Bankruptcy Exemptions in Nevada
The fear of losing property in bankruptcy keeps many people from seeking the bankruptcy advice they need from our Las Vegas bankruptcy lawyers. However, the fact is that most bankruptcy cases filed in Nevada do not result in the loss of any property. Most debtors keep all property in a Chapter 7 or Chapter 13 case, unless they choose to voluntarily surrender the property to get rid of a secured lien payment.
There are cases in which an asset might be at risk in a Chapter 7 case. For that reason, you want to talk to an experienced bankruptcy attorney in Las Vegas before you file for bankruptcy relief. Our lawyers can review your case at no charge to you to determine if any of your property may be at risk of being sold by a Chapter 7 trustee. After that, you can decide if filing bankruptcy is best for you.
What is a Bankruptcy Exemption?
The bankruptcy laws recognize that a debtor needs to keep some assets to have the best chance of recovering and rebuilding his or her finances after a bankruptcy case. With that in mind, Congress included bankruptcy exemptions in the Bankruptcy Code.
These exemptions protect specific amounts of equity in property that is necessary to a debtor’s recovery after a bankruptcy filing. Exempt equity cannot be used to repay debts in a bankruptcy case.
The list of exemptions is extensive. Bankruptcy exemptions protect assets, including household goods and clothing to homes, vehicles, and retirement accounts. You can protect the equity in personal property, health aids, and business equipment. There are very few assets that are not included in the list of exemptions.
The amounts of the bankruptcy exemptions vary. Therefore, you want to make sure that you talk to a Las Vegas bankruptcy attorney to ensure that the equity you have in your assets is covered by the amounts included in the bankruptcy exemptions.
Federal Bankruptcy Exemptions vs. Nevada Bankruptcy Exemptions
The Bankruptcy Code contains a list of federal bankruptcy exemptions available to all debtors in bankruptcy. However, the Bankruptcy Code permits states to set bankruptcy exemptions for use by debtors filing for bankruptcy relief in their state. Some states force debtors to use state bankruptcy exemptions, while other states allow debtors to choose between federal and state bankruptcy exemptions.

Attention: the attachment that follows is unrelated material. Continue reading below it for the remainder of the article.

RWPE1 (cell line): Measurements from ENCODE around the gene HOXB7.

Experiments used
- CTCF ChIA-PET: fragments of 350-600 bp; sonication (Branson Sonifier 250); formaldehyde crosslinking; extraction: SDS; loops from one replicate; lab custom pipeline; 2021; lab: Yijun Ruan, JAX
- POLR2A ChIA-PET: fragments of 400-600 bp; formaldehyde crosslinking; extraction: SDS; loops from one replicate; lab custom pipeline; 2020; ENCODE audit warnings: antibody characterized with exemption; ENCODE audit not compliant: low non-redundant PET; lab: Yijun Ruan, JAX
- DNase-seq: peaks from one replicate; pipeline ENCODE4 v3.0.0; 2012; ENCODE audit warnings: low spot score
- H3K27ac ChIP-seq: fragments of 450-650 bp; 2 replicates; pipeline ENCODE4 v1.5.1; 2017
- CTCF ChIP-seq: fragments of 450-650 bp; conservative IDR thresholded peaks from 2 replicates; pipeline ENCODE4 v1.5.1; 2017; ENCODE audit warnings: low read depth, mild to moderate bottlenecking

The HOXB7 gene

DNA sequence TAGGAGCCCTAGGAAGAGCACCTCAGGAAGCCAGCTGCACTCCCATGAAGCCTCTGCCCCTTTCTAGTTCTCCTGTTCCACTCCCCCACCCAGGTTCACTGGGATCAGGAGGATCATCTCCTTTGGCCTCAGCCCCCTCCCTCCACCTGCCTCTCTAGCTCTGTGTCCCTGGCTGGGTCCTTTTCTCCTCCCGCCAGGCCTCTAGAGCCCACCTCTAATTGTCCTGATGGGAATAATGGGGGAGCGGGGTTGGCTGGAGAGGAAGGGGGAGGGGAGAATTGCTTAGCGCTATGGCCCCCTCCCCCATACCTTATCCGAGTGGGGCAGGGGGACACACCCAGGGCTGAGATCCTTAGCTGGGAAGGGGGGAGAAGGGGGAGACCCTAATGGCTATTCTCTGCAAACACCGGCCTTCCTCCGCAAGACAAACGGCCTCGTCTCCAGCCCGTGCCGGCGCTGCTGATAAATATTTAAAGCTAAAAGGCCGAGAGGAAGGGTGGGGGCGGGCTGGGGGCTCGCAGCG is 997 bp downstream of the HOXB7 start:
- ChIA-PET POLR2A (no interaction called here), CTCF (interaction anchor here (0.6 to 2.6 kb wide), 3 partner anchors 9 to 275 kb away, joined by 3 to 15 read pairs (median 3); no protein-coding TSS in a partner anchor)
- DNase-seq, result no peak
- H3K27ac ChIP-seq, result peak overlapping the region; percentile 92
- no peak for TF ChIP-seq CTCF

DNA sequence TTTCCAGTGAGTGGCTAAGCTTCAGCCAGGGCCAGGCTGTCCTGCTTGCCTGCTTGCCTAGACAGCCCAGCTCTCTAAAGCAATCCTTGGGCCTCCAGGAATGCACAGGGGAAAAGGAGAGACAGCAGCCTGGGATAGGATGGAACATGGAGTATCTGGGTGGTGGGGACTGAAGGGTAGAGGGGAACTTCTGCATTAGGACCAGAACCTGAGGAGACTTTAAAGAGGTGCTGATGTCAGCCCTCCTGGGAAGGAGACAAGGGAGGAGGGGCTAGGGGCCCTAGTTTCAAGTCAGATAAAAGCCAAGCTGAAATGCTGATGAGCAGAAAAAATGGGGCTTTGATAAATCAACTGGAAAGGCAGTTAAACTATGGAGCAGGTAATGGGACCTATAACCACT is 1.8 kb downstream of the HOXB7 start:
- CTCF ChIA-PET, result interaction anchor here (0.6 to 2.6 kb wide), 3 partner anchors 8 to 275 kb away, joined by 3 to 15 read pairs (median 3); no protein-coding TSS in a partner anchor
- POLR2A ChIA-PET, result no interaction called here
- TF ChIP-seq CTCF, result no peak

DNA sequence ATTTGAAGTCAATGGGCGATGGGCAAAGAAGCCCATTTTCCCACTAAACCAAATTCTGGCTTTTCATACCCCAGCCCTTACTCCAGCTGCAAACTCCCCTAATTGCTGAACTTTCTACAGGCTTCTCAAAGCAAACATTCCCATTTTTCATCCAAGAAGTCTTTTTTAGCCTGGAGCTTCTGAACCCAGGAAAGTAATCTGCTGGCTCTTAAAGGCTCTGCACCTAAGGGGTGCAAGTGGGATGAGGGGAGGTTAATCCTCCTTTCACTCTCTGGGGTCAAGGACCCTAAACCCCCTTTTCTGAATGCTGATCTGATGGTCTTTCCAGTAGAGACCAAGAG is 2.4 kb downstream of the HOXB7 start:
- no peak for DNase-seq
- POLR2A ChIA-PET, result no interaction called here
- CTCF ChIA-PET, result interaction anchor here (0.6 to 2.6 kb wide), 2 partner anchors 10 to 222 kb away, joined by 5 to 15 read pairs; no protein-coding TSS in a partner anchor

Nevada is one of the states that requires debtors to use the state bankruptcy exemptions. If you have lived in Nevada for 730 days or longer, you must use the state bankruptcy exemptions.
However, if you have lived in Nevada for less than two years, the bankruptcy exemptions you use depend on where you resided before Nevada. Our Las Vegas bankruptcy lawyers analyze your residency for the past three years to determine which bankruptcy exemptions you can use to protect property in bankruptcy.
What Are the Nevada Bankruptcy Exemptions?
The Nevada bankruptcy exemptions are listed in the Nevada Revised Statutes §21.090. The amounts of the bankruptcy exemptions are subject to change. Therefore, you need to talk to a Las Vegas bankruptcy attorney when analyzing the bankruptcy exemptions for your case to ensure you have the most recent figures for Nevada bankruptcy exemptions.
In most cases, the Nevada bankruptcy exemptions protect greater amounts of equity in property compared to federal bankruptcy exemptions. For that reason, many of the Chapter 7 cases filed in Nevada are no-asset cases. The debtors do not own any property that has equity above the bankruptcy exemption amounts. For Chapter 13 debtors, the generous bankruptcy exemptions prevent equity in assets from being used to increase the Chapter 13 plan payment.
How Do Nevada Bankruptcy Exemptions Work?
A Chapter 7 trustee reviews your assets to calculate net equity. Net equity is calculated by subtracting the amount of the bankruptcy exemption and any secured lien from the fair market value of the asset. If there is sufficient net equity, the Chapter 7 trustee can sell the property, give you the exemption amount, and use the net proceeds to pay your unsecured creditors.
In a Chapter 13 case, non-exempt equity can affect your Chapter 13 plan payment. Your unsecured creditors must receive at least as much as they would receive in a Chapter 7 liquidation. Therefore, depending on how much your proposed plan payment is before considering non-exempt equity, the non-exempt equity in an asset could increase your Chapter 13 plan payment.
Contact Our Las Vegas Bankruptcy Attorneys For Help
The bankruptcy attorneys at Your Vegas Lawyers, LLC, have significant experience analyzing bankruptcy exemptions. We understand how to effectively calculate net equity to determine any risks to your property in a bankruptcy case. Let us review your case at no charge to give you an experienced opinion about your property in a bankruptcy filing.
Call our office today to schedule your free consultation with an experienced Las Vegas bankruptcy attorney.